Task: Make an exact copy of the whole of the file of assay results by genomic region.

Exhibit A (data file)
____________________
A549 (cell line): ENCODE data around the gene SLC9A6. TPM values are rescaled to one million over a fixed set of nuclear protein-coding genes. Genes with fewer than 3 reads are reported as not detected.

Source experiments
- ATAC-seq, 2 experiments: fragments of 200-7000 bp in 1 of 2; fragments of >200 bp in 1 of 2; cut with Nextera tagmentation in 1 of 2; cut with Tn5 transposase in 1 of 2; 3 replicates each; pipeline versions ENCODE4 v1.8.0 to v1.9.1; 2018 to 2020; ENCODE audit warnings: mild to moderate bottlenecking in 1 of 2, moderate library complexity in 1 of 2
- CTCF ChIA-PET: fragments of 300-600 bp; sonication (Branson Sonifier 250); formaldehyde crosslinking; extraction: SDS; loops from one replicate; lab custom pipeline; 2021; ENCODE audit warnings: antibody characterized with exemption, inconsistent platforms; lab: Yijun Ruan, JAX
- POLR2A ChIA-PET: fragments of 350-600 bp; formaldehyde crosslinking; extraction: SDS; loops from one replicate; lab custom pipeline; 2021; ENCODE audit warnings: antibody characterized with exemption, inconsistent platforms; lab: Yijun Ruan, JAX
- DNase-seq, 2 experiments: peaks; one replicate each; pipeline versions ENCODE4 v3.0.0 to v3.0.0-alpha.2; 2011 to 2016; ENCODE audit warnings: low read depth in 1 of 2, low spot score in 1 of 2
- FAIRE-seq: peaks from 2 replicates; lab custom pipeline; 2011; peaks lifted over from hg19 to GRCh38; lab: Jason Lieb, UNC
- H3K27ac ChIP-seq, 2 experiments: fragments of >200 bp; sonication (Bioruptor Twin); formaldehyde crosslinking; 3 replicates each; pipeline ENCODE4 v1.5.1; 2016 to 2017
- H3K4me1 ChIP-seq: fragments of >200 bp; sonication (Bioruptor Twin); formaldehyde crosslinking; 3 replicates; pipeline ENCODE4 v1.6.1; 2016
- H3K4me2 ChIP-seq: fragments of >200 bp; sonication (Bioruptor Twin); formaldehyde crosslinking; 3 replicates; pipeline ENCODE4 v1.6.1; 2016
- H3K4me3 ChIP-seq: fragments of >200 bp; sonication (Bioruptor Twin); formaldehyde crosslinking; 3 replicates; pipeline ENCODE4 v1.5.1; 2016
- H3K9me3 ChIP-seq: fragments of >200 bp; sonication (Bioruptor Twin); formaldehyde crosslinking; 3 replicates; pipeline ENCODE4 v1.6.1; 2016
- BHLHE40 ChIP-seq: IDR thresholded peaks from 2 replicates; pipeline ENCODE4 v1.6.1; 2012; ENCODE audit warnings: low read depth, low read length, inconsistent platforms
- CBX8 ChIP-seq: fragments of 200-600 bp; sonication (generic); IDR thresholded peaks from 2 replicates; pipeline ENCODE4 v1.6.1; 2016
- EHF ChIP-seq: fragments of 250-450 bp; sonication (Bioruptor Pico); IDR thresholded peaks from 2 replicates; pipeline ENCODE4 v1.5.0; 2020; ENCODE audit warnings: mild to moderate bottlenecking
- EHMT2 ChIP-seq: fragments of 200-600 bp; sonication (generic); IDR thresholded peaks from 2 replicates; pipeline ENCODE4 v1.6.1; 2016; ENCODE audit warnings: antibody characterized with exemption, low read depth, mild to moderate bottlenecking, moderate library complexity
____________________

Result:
A549 (cell line): ENCODE data around the gene SLC9A6. TPM values are rescaled to one million over a fixed set of nuclear protein-coding genes. Genes with fewer than 3 reads are reported as not detected.

Source experiments
- ATAC-seq, 2 experiments: fragments of 200-7000 bp in 1 of 2; fragments of >200 bp in 1 of 2; cut with Nextera tagmentation in 1 of 2; cut with Tn5 transposase in 1 of 2; 3 replicates each; pipeline versions ENCODE4 v1.8.0 to v1.9.1; 2018 to 2020; ENCODE audit warnings: mild to moderate bottlenecking in 1 of 2, moderate library complexity in 1 of 2
- CTCF ChIA-PET: fragments of 300-600 bp; sonication (Branson Sonifier 250); formaldehyde crosslinking; extraction: SDS; loops from one replicate; lab custom pipeline; 2021; ENCODE audit warnings: antibody characterized with exemption, inconsistent platforms; lab: Yijun Ruan, JAX
- POLR2A ChIA-PET: fragments of 350-600 bp; formaldehyde crosslinking; extraction: SDS; loops from one replicate; lab custom pipeline; 2021; ENCODE audit warnings: antibody characterized with exemption, inconsistent platforms; lab: Yijun Ruan, JAX
- DNase-seq, 2 experiments: peaks; one replicate each; pipeline versions ENCODE4 v3.0.0 to v3.0.0-alpha.2; 2011 to 2016; ENCODE audit warnings: low read depth in 1 of 2, low spot score in 1 of 2
- FAIRE-seq: peaks from 2 replicates; lab custom pipeline; 2011; peaks lifted over from hg19 to GRCh38; lab: Jason Lieb, UNC
- H3K27ac ChIP-seq, 2 experiments: fragments of >200 bp; sonication (Bioruptor Twin); formaldehyde crosslinking; 3 replicates each; pipeline ENCODE4 v1.5.1; 2016 to 2017
- H3K4me1 ChIP-seq: fragments of >200 bp; sonication (Bioruptor Twin); formaldehyde crosslinking; 3 replicates; pipeline ENCODE4 v1.6.1; 2016
- H3K4me2 ChIP-seq: fragments of >200 bp; sonication (Bioruptor Twin); formaldehyde crosslinking; 3 replicates; pipeline ENCODE4 v1.6.1; 2016
- H3K4me3 ChIP-seq: fragments of >200 bp; sonication (Bioruptor Twin); formaldehyde crosslinking; 3 replicates; pipeline ENCODE4 v1.5.1; 2016
- H3K9me3 ChIP-seq: fragments of >200 bp; sonication (Bioruptor Twin); formaldehyde crosslinking; 3 replicates; pipeline ENCODE4 v1.6.1; 2016
- BHLHE40 ChIP-seq: IDR thresholded peaks from 2 replicates; pipeline ENCODE4 v1.6.1; 2012; ENCODE audit warnings: low read depth, low read length, inconsistent platforms
- CBX8 ChIP-seq: fragments of 200-600 bp; sonication (generic); IDR thresholded peaks from 2 replicates; pipeline ENCODE4 v1.6.1; 2016
- EHF ChIP-seq: fragments of 250-450 bp; sonication (Bioruptor Pico); IDR thresholded peaks from 2 replicates; pipeline ENCODE4 v1.5.0; 2020; ENCODE audit warnings: mild to moderate bottlenecking
- EHMT2 ChIP-seq: fragments of 200-600 bp; sonication (generic); IDR thresholded peaks from 2 replicates; pipeline ENCODE4 v1.6.1; 2016; ENCODE audit warnings: antibody characterized with exemption, low read depth, mild to moderate bottlenecking, moderate library complexity